Alistair Moore, the skipper, was insistent that all crew experience all aspects of offshore sailing. This meant while my preferred position is bowman, I also had the opportunity to grind, helm, and contribute to the running of the vessel. On our standby watch we cooked and cleaned, stowed and maintained gear, and monitored the health and wellbeing of both the crew and vessel. Cooking for 24 on a single gimble stove, pounding into large seas was definitely a challenge, but everyone seemed to get some form of hot meal.
By the fourth day and after a few tacks the wind dropped away and the lead we had built up over the first three rough days was all but gone as the lighter TP 52’s thrived in the lighter winds.

Unfortunately we found ourselves too far west of the rum line, praying for a westerly shift which never came. In 72 hours we drifted just under 100 nautical miles, with a maximum boat speed of around five knots. This calm patch while boring from a sailing perspective, was made interesting for other reasons as we saw an Albatross, Skewers, Flying Fish, Mahi-mahi, Dolphins and we even had a Whale visit us in the middle of the night.

Unfortunately on day 5, and still a few hundred miles from Fiji, a tough decision had to be made. With damage sustained in the heavy weather, the continuing calm weather, and the business and school commitments of the boat and crew, the call was made to turn on the motor and get to Fiji as quick as possible for repairs to ensure the boat was returned to Auckland in time to fulfill its other engagements.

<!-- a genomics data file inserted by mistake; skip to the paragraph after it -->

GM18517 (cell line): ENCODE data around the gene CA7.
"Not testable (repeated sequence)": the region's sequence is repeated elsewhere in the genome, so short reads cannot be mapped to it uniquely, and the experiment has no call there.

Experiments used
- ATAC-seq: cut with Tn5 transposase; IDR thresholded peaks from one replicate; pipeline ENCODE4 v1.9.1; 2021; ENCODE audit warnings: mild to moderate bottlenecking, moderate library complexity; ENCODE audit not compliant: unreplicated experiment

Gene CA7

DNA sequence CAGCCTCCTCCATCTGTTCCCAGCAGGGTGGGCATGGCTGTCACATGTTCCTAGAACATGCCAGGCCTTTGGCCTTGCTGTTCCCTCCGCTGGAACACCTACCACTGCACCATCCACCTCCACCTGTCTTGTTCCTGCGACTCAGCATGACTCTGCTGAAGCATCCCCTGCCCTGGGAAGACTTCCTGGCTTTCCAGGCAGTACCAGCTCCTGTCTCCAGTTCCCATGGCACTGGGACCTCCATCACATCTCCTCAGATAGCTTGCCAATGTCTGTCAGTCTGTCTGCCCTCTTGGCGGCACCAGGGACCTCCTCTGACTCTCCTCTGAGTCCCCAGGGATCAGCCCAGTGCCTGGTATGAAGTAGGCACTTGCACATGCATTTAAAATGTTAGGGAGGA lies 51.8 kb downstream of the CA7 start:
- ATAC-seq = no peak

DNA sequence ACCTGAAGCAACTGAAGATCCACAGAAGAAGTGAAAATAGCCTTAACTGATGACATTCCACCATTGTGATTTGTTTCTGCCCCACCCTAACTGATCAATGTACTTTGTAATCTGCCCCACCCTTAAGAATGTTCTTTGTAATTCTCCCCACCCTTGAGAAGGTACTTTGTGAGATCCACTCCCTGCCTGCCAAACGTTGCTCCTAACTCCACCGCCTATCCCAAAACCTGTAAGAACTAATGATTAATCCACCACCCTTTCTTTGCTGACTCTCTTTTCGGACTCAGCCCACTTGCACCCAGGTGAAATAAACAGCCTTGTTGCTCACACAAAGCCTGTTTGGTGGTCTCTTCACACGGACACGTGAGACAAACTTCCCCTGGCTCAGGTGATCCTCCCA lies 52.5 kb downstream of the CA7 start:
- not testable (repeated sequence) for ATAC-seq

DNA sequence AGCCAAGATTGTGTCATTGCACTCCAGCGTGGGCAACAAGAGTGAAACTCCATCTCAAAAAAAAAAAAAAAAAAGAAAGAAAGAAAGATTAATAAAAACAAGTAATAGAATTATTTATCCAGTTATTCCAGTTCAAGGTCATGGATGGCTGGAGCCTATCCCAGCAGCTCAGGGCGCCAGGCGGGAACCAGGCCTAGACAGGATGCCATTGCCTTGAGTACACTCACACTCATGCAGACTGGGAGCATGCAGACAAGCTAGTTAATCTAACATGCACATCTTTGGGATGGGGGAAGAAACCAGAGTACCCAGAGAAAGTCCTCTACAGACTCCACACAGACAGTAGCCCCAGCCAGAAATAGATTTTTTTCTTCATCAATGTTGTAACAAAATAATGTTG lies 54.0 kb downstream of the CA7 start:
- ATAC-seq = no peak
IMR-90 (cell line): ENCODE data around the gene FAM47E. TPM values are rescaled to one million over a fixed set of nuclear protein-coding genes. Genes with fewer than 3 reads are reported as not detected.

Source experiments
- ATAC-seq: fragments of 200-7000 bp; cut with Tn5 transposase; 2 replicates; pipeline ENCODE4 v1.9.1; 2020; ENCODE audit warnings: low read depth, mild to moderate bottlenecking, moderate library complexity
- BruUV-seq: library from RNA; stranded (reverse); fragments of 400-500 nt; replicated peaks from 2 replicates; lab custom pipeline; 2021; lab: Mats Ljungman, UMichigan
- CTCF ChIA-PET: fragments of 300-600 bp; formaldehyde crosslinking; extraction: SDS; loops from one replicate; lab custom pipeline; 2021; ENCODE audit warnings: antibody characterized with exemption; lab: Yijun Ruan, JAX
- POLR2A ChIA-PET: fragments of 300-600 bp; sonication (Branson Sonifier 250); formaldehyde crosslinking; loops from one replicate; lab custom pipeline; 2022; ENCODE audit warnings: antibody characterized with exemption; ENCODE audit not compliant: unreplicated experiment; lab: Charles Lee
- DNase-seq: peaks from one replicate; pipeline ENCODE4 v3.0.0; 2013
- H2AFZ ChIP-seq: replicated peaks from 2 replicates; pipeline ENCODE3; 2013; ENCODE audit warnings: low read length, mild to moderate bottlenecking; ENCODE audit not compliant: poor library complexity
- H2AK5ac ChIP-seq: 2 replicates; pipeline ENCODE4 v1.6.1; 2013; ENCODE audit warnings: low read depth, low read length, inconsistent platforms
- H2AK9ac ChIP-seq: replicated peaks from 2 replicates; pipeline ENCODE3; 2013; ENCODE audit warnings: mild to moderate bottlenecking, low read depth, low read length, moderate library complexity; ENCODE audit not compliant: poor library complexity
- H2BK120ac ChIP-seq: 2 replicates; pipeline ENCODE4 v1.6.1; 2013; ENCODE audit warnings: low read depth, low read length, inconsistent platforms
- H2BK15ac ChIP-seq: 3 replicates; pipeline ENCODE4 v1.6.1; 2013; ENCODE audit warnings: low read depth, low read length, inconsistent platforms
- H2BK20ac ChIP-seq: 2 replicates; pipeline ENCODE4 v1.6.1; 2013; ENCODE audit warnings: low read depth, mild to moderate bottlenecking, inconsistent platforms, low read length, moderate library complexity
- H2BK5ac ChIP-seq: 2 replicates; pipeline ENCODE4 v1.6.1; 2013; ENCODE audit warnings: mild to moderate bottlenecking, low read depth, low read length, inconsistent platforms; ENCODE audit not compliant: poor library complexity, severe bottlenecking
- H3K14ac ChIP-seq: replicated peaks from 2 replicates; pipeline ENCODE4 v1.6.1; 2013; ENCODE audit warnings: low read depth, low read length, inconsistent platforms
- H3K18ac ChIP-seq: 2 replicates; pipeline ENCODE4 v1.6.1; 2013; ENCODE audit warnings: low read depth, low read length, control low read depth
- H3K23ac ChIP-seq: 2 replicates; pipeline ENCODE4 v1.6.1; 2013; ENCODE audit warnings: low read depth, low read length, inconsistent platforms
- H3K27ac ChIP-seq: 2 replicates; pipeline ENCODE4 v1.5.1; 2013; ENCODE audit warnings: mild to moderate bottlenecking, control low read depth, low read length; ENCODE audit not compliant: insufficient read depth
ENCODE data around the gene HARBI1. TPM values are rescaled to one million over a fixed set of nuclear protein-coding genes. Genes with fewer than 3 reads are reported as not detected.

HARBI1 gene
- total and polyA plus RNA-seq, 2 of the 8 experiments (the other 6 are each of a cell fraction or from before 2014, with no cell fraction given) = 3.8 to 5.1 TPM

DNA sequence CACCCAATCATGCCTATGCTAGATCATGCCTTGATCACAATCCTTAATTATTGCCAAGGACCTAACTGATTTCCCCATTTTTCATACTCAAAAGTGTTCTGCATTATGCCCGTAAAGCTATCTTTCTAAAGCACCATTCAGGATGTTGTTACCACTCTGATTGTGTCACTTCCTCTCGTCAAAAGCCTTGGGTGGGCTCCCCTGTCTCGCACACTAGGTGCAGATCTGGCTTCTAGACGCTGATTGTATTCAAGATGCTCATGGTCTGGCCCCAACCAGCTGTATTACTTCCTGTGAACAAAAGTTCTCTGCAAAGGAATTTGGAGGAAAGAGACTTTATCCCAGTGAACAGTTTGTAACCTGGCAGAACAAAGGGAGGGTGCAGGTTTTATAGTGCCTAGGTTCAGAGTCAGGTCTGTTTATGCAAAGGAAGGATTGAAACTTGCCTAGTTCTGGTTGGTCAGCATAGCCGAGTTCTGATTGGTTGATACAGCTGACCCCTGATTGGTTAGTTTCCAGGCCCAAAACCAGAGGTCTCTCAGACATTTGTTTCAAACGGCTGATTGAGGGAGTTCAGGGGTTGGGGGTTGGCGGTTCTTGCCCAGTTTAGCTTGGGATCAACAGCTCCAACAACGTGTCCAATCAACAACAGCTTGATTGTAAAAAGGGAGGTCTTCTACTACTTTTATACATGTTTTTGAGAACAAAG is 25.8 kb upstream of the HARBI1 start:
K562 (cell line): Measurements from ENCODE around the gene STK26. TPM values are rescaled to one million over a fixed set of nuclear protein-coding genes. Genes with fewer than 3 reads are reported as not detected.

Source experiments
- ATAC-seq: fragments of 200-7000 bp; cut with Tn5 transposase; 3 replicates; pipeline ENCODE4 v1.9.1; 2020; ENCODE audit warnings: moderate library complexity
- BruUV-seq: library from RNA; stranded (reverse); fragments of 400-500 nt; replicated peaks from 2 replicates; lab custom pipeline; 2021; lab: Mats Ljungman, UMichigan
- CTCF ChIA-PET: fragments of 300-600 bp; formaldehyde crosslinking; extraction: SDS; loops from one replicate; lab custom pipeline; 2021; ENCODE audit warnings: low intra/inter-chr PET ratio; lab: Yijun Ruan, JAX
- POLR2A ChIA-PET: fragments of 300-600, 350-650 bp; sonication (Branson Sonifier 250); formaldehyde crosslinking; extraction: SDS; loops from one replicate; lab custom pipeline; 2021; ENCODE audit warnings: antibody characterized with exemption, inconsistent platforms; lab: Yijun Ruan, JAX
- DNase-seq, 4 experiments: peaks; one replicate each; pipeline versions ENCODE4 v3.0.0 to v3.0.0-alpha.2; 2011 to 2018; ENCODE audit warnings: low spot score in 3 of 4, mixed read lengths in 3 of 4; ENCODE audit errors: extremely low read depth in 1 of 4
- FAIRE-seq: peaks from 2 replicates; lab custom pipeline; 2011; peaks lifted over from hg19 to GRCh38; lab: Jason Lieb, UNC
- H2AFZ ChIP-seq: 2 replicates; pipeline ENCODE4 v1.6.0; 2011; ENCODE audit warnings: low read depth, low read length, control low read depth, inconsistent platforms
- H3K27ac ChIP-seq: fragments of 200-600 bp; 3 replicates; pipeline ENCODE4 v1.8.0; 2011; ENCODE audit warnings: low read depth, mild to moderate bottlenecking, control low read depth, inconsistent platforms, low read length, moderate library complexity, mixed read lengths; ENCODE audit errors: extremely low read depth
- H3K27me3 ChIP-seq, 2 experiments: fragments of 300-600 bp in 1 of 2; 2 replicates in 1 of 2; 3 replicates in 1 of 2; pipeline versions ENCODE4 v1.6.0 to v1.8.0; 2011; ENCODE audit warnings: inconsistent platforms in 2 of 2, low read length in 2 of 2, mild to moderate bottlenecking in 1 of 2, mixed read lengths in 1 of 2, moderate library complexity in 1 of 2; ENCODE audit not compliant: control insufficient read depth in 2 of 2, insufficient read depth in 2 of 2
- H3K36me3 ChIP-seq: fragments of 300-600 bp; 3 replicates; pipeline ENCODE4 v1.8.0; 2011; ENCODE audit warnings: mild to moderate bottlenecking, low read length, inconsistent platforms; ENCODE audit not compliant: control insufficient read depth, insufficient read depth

This did have great benefits in allowing me to have two days in beautiful and hot Fiji to meet with the other sailors, have a look around the other boats, form sailing contacts for the future, and have a bit of rest and relaxation.

Despite having to retire from the race my first experience of ocean racing was fantastic. The opportunity that the New Zealand Sailing Trust gave myself and the other 3 youth crew was one we will cherish forever, and an important step in expanding our sailing careers into offshore racing.